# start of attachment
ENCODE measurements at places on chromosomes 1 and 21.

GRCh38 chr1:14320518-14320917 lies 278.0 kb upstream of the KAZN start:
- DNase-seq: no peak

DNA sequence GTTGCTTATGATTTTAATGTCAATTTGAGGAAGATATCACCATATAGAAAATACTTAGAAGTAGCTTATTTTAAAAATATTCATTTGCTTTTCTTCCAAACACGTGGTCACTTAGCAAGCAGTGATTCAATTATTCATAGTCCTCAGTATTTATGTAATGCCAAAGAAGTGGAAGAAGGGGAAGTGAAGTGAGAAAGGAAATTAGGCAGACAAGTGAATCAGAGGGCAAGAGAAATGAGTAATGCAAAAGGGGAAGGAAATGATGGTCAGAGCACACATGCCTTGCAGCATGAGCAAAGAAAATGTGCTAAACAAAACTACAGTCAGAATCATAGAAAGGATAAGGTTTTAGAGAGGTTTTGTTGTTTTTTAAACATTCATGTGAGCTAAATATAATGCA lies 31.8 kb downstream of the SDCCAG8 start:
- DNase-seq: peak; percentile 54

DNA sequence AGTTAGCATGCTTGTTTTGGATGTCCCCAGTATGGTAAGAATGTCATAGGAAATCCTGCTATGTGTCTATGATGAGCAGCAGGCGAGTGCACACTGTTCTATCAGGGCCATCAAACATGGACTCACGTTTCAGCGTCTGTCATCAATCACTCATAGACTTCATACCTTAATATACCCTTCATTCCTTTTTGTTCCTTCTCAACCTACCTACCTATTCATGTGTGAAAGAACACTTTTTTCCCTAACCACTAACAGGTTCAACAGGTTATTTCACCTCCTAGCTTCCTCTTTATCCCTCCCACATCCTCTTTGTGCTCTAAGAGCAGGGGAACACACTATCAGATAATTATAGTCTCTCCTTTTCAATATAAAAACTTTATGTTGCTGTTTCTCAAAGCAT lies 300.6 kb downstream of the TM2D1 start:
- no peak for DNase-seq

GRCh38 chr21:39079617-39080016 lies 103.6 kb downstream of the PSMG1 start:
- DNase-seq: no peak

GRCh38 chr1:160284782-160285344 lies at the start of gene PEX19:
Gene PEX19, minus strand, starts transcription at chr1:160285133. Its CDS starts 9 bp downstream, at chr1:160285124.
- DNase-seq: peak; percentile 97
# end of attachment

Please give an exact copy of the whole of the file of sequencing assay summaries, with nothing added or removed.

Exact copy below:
ENCODE measurements at places on chromosomes 1 and 21.

GRCh38 chr1:14320518-14320917 lies 278.0 kb upstream of the KAZN start:
- DNase-seq: no peak

DNA sequence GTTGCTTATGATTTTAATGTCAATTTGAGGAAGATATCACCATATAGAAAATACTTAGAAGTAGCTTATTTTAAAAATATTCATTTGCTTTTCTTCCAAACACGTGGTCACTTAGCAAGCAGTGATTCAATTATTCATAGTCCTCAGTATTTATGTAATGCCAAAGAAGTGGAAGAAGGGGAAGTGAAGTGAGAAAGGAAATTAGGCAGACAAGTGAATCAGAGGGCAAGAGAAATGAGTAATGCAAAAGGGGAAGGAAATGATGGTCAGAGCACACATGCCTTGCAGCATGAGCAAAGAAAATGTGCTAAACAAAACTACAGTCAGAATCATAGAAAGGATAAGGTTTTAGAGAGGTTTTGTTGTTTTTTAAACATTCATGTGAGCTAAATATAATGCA lies 31.8 kb downstream of the SDCCAG8 start:
- DNase-seq: peak; percentile 54

DNA sequence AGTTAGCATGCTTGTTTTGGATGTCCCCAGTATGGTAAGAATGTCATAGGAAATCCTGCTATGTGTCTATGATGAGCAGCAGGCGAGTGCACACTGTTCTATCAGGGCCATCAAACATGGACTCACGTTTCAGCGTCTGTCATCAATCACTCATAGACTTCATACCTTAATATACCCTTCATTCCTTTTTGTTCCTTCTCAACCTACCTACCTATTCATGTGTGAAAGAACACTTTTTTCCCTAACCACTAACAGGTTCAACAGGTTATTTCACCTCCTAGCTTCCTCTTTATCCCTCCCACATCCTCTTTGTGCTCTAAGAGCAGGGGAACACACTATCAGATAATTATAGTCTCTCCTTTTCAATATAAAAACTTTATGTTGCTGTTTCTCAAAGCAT lies 300.6 kb downstream of the TM2D1 start:
- no peak for DNase-seq

GRCh38 chr21:39079617-39080016 lies 103.6 kb downstream of the PSMG1 start:
- DNase-seq: no peak

GRCh38 chr1:160284782-160285344 lies at the start of gene PEX19:
Gene PEX19, minus strand, starts transcription at chr1:160285133. Its CDS starts 9 bp downstream, at chr1:160285124.
- DNase-seq: peak; percentile 97